CRUISE INDUSTRY

Royal Caribbean’s Adam Goldstein promoted to new corporate role

 
 
Adam Goldstein, shown in this 2009 photo at a cruise industry convention, has been named president and COO of Royal Caribbean Cruises Ltd.
Adam Goldstein, shown in this 2009 photo at a cruise industry convention, has been named president and COO of Royal Caribbean Cruises Ltd.
PETER ANDREW BOSCH / MIAMI HERALD STAFF

hsampson@MiamiHerald.com

Adam Goldstein, who has led Royal Caribbean International for the past 12 years, has been named to a new position with the Miami-based parent company.

Effective immediately, Goldstein, 54, is president and chief operating officer of Royal Caribbean Cruises Ltd.,parent company of Royal Caribbean, Celebrity and four other brands. The company announced the move Monday morning.

Cruise industry observers said they were not surprised by the news considering Goldstein’s history with the company and his strong record at Royal Caribbean International.

“Basically, they’re rewarding success,” said Mike Driscoll, editor of the weekly trade publication Cruise Week. “His ascendancy to corporate comes as a brand he’s headed up is really thriving, particularly considering all the challenges facing the cruise business.”

A search is on for a new president and CEO of Royal Caribbean International, the largest brand in the company with 21 ships. The fleet includes the world’s largest cruise ships, the 5,400-passenger Oasis of the Seas and Allure of the Seas. Quantum of the Seas, the first in a new class of 4,180-passenger ships, will debut in November.

Goldstein will work with Royal Caribbean Cruises chairman and CEO Richard Fain on the strategic direction for the world’s second-largest cruise company. He will also oversee human resources, information technology, supply chain, corporate communications, safety and environment, government relations, guest port operations and commercial development.

Fain said that as the cruise business becomes more global and complex, the importance of sharing best practices across brands has become even more important. Royal Caribbean Cruises includes six brands and a total of 41 ships. In addition to Royal Caribbean International, the company also owns Celebrity Cruises, Azamara Club Cruises, the Spanish line Pullmantur, CDF Croisières de France and TUI Cruises through a 50 percent joint venture.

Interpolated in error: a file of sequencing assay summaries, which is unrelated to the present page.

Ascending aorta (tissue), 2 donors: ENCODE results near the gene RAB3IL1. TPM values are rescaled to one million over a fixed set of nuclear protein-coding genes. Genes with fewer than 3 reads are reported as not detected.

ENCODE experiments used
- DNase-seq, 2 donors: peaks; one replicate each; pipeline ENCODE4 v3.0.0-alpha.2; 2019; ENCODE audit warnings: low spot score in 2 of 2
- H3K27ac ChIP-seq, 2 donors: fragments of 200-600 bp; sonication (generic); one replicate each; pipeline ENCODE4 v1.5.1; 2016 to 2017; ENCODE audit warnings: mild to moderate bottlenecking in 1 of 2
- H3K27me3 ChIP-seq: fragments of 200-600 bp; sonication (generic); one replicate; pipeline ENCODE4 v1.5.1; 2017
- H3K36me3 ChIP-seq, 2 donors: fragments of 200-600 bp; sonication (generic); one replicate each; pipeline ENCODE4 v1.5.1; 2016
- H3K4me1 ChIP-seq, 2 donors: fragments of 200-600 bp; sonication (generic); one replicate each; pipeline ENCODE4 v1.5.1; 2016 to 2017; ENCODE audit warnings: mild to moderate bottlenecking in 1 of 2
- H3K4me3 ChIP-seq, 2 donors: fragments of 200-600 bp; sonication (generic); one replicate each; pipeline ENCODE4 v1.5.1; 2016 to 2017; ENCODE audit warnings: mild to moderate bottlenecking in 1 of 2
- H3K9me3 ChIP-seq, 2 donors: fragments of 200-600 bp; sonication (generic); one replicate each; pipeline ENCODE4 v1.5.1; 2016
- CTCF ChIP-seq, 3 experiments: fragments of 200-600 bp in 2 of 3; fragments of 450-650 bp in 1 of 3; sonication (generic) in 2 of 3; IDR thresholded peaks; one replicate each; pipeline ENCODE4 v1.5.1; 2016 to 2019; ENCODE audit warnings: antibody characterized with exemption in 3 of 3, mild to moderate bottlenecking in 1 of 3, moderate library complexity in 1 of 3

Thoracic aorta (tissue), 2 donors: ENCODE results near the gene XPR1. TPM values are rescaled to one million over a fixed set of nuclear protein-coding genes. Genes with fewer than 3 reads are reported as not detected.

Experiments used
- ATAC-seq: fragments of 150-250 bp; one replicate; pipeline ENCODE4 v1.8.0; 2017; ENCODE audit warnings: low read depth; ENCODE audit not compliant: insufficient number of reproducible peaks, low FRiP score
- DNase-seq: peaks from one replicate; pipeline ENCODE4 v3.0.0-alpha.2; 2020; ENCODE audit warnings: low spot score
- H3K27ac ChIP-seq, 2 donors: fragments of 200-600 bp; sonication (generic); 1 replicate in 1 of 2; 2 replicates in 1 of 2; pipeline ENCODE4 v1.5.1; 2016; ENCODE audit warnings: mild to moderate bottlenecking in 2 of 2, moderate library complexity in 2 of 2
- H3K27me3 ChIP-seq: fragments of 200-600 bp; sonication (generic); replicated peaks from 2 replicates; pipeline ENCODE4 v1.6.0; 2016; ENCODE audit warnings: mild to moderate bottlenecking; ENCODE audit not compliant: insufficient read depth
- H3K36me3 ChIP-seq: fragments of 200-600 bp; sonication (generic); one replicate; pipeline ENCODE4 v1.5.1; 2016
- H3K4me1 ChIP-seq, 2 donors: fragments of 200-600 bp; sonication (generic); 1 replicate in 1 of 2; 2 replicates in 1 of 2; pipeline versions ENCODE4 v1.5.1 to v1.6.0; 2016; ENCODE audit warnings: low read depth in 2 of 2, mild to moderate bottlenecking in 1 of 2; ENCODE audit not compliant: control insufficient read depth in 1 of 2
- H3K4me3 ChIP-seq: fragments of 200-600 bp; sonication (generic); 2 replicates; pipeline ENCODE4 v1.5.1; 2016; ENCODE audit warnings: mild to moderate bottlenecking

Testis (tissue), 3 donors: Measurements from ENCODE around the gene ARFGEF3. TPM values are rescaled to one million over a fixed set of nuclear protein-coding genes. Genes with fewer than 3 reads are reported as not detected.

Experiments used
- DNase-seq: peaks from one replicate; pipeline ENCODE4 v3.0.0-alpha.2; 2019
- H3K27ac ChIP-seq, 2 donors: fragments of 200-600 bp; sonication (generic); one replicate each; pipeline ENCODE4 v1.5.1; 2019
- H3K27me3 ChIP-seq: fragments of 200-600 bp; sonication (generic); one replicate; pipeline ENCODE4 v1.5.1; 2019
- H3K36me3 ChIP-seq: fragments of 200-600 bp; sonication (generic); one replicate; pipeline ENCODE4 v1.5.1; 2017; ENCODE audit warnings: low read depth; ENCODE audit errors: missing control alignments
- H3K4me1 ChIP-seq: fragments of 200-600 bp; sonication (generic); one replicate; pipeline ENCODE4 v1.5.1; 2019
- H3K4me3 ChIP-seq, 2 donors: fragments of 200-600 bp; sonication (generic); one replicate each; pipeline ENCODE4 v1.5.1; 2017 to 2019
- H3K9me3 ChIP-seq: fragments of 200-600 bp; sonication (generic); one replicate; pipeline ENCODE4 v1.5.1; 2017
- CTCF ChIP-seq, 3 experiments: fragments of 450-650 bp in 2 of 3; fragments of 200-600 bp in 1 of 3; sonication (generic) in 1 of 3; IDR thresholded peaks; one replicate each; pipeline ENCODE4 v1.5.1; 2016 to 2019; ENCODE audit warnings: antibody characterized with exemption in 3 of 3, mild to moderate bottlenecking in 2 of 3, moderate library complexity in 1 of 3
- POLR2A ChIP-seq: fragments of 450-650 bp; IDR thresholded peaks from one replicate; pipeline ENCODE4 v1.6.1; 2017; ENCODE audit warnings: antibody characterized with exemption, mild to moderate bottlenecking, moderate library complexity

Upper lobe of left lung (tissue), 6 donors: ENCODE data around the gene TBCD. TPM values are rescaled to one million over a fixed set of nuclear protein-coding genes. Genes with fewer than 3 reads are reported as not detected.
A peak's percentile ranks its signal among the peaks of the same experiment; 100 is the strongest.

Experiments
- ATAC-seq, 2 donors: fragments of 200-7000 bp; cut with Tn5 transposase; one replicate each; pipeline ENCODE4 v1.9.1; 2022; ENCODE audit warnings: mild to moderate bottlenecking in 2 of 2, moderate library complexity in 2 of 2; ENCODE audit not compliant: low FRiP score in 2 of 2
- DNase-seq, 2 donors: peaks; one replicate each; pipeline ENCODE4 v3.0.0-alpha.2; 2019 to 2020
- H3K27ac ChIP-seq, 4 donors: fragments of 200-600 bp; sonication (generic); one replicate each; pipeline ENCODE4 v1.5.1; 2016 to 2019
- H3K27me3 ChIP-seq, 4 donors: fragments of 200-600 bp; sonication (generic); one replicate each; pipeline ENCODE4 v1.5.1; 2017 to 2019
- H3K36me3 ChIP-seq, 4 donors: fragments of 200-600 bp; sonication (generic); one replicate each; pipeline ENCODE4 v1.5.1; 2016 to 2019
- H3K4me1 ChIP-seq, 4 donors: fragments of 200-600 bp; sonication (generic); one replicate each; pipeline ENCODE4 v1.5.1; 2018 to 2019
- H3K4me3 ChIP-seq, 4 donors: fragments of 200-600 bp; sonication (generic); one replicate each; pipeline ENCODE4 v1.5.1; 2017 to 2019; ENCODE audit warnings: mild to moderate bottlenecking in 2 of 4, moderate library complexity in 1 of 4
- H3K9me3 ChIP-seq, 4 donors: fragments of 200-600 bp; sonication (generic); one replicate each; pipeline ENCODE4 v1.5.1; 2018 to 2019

“Obviously I’m happy for Adam,” Fain said Monday during an interview at the company’s Miami headquarters. “But I’m also very happy for the company because I think the opportunities are really very big, and there’s nobody I can even imagine who could hold a candle to Adam in terms of his ability to take advantage of those opportunities.”

The news comes months after competitor Carnival Corp., based in Doral, went through a major corporate restructuring. Last summer, former chairman and CEO Micky Arison, whose father, Ted, founded the company, kept the chairman’s job but stepped back from the chief executive’s role. Later, longtime chief operating officer Howard Frank retired. New CEO Arnold Donald has since shuffled the deck at the world’s largest cruise ship company.

Royal Caribbean Cruises Ltd. has not had a president and COO since 2005, when Jack Williams retired from the job after eight years to devote his time to charity. Fain said the position announced Monday, which was created for Goldstein, has changed significantly as the company has evolved.

Industry-watchers have long believed Goldstein is being groomed to take over the company’s top job whenever Fain — who joined Royal Caribbean’s board of directors as an outside director in 1979 and became chairman and CEO nine years later — retires. Fain, 66, has not announced any retirement plans; Royal Caribbean’s corporate governance principles say that there is no mandatory retirement age for directors.

“We believe this more likely sets the table for Goldstein to potentially succeed Chairman/CEO Richard Fain over the long run,” Wells Fargo analyst Timothy Conder wrote in a note to investors.

Fain would not comment on specifics of the company’s succession plan, saying only: “I think whenever we make a move, it takes into consideration the impact on succession planning.”

Goldstein, a Princeton graduate with a law degree from Harvard, joined Royal Caribbean in 1988 and worked in several positions before taking over at Royal Caribbean International.

“I’ve had phenomenal opportunities to be responsible for Royal Caribbean International over a sustained period, and I love my team and the brand,” he said. “But I’m really intrigued and enthusiastic to be more broadly involved.”

Fain said he has no set time line for filling the brand CEO position, though he would like to find a new leader quickly. The search will be both internal and external.

“We’re fortunate with Adam here, with a very strong team, we don’t feel under the gun to act precipitously,” Fain said. “We have the luxury of being able to do this in a methodical way.”

Miami cruise expert Stewart Chiron, CEO of CruiseGuy.com, said the job “has got to be one of the most coveted positions in the cruise industry.”

He added: “For somebody to be able to take over that position when the company is at the top of its game is quite an opportunity.”

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